Netanyahu's tough policies may have helped him in an election where the Israeli electorate is weighing the benefits of peace against security concerns. Netanyahu played up the issue of Israeli security following a spate of suicide bombings which claimed the lives of 59 Israelis, promising that he would put security ahead of visionary peacemaking. He has pledged to close PLO headquarters in Jerusalem, end the building freeze on Jewish settlements in the West Bank, and authorize Israeli troops to pursue suspected terrorists within areas under PLO authority. He has also said during the campaign that he will not honor Israeli commitments to withdraw from the West Bank city of Hebron. As both Israelis and the world wait the final confirmation of the election results, questions of the future of Middle East peace hang in the balance. Much will depend on Netanyahu's ability to form coalitions in the newly elected Knesset, which is the most fractured parliament in Israel's history. The new prime minister -->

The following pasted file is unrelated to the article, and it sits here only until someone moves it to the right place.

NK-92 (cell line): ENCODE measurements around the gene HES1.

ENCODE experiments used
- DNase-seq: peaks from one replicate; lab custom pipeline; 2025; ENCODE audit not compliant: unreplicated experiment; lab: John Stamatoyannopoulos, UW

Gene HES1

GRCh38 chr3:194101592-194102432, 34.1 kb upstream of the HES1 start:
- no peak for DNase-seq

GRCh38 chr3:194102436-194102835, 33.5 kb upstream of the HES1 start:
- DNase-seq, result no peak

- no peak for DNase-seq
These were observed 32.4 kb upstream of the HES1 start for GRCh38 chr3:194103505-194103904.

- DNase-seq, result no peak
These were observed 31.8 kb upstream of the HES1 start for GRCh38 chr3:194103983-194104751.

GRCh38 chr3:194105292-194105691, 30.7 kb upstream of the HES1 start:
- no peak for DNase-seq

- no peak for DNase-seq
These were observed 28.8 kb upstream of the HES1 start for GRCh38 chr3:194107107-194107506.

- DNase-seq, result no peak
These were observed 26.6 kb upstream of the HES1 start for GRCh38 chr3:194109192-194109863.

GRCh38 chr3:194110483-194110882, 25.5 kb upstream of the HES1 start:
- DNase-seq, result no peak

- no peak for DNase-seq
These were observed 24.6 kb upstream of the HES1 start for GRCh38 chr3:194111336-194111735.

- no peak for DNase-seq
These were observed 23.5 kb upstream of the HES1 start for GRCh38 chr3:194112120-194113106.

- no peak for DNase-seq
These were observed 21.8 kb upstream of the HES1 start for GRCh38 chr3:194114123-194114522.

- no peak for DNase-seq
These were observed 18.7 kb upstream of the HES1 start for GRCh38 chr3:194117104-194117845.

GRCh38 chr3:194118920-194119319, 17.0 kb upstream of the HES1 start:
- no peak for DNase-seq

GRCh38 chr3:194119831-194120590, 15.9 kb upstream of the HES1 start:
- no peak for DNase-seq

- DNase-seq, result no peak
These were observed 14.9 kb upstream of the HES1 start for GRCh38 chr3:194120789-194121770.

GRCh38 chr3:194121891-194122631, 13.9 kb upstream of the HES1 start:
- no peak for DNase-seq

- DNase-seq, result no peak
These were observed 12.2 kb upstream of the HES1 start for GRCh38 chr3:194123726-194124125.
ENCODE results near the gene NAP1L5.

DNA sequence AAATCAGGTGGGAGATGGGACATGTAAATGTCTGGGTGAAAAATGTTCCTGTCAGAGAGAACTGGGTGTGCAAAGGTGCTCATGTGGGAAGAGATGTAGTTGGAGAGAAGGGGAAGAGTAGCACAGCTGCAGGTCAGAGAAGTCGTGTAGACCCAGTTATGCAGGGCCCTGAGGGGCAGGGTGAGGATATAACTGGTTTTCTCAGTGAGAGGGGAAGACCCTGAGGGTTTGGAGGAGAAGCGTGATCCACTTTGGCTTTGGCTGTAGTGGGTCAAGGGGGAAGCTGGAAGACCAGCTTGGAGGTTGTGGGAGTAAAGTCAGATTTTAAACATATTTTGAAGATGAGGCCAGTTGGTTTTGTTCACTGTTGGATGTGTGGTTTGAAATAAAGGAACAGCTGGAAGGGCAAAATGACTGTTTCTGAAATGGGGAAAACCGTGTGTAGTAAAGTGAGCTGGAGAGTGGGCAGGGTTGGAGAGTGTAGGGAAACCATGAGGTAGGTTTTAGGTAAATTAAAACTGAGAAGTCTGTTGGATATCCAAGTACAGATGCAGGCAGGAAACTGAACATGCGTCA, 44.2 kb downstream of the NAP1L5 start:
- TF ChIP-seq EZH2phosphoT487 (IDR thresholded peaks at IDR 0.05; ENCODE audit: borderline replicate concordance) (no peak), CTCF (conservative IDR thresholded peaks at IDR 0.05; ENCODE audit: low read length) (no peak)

JERUSALEM: With his piercing blue eyes, American accent, and polished appearance, many Israelis feel that Benjamin Netanyahu, known affectionately as "Bibi," is too smooth to be taken seriously. But the man who, at 46, may become Israel's youngest Prime Minister, is tougher than he looks. Elected in 1988 to the Knesset, Netanyahu beat out five rivals just five years later to take over the leadership of the Likud from Yitzhak Shamir. Born in Jerusalem, raised in Tel-Aviv, he was educated in the U.S. from age 14, when his father accepted a teaching post at Dropsie College in Philadelphia. Netanyahu's American accent and colloquialisms contributed to his dashing appearances on U.S television during the Gulf War. Between high school and college, Netanyahu served with distinction for five years in Sayeret Matkal, an elite special forces unit in the Israeli army. His brother, killed while leading the 1976 rescue raid on Entebbe, is remembered as an Israeli national hero. Netanyahu inherited his right wing politics from his father, a disciple of Ze'ev Jabotinsky, the founder of the Revisionist movement, a vigilant, nationalistic brand of Zionism.